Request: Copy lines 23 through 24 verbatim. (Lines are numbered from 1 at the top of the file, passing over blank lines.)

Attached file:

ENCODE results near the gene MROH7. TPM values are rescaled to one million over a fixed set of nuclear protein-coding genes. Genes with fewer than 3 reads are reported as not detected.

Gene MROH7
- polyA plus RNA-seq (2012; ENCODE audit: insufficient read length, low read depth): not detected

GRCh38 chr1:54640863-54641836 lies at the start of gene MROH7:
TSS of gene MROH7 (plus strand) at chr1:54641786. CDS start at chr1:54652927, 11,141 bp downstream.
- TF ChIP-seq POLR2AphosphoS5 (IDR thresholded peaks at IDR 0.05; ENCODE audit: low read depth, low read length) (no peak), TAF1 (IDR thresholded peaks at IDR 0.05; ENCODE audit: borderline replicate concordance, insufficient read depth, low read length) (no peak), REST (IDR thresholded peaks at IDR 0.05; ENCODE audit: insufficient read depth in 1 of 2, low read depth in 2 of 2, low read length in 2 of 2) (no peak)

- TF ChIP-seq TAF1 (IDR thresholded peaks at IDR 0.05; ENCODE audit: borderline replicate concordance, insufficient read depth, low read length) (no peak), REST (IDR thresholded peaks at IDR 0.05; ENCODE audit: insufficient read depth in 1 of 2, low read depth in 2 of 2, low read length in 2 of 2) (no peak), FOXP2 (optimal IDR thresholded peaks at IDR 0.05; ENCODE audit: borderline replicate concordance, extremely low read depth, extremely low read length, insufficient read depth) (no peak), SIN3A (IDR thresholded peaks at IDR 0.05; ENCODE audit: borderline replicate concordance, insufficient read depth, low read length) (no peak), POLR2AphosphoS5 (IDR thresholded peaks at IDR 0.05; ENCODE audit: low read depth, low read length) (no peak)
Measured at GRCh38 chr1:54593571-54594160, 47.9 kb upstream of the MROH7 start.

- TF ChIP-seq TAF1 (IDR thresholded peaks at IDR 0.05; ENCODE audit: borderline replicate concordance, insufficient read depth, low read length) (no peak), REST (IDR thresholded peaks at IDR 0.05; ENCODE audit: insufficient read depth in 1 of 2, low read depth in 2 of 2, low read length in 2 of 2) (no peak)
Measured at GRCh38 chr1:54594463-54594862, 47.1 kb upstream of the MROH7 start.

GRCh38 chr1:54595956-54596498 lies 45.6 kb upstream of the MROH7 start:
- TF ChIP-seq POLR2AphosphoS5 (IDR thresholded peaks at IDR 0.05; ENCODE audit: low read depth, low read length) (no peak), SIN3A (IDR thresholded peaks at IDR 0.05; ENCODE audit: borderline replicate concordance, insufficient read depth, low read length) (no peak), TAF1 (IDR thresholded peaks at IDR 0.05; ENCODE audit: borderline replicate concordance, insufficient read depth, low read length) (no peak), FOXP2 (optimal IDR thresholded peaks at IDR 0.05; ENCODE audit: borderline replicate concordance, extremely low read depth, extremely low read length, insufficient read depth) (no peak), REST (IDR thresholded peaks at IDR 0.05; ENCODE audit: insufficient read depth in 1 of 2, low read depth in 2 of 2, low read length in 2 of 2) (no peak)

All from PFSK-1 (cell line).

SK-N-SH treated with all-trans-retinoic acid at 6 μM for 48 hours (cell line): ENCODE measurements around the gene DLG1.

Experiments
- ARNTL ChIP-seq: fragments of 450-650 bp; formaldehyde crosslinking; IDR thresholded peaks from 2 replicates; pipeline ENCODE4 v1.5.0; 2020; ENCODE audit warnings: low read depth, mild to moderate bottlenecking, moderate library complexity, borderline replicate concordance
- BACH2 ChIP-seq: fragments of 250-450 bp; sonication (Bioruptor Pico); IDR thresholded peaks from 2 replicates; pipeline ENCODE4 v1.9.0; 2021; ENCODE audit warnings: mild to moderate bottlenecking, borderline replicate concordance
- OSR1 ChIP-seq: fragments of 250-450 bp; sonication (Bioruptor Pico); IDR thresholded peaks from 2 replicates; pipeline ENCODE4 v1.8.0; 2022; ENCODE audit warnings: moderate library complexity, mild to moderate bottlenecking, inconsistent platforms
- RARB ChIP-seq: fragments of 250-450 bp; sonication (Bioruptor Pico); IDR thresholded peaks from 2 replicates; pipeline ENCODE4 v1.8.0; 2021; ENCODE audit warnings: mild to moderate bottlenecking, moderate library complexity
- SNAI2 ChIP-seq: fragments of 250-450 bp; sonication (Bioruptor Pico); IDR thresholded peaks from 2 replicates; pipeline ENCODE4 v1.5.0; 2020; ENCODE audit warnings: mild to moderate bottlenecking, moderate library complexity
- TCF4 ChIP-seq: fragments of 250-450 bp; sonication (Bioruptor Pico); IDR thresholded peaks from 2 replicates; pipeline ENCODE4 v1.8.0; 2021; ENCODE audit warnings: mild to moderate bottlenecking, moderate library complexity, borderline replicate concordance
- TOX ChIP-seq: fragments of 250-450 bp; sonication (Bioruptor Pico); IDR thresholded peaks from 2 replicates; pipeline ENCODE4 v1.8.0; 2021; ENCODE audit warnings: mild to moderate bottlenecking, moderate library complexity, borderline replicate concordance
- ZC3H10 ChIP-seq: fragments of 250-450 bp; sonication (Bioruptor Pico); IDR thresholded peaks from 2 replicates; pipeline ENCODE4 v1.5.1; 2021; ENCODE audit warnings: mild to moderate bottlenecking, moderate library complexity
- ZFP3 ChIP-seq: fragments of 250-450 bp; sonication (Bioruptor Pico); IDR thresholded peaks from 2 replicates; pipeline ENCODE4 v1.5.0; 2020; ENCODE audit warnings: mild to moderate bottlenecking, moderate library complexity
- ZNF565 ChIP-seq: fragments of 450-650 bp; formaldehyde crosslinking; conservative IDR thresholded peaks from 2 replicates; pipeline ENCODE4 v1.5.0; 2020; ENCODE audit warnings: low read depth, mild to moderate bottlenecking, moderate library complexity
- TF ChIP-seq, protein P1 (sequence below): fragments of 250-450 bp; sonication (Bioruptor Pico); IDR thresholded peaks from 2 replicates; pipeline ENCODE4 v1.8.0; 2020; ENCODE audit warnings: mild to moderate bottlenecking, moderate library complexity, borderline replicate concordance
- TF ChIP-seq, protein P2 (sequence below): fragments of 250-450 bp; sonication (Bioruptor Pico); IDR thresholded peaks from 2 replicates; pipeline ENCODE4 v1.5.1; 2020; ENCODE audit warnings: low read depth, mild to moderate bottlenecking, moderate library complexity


- ZC3H10 ChIP-seq: fragments of 250-450 bp; sonication (Bioruptor Pico); IDR thresholded peaks from 2 replicates; pipeline ENCODE4 v1.5.1; 2021; ENCODE audit warnings: mild to moderate bottlenecking, moderate library complexity
- ZFP3 ChIP-seq: fragments of 250-450 bp; sonication (Bioruptor Pico); IDR thresholded peaks from 2 replicates; pipeline ENCODE4 v1.5.0; 2020; ENCODE audit warnings: mild to moderate bottlenecking, moderate library complexity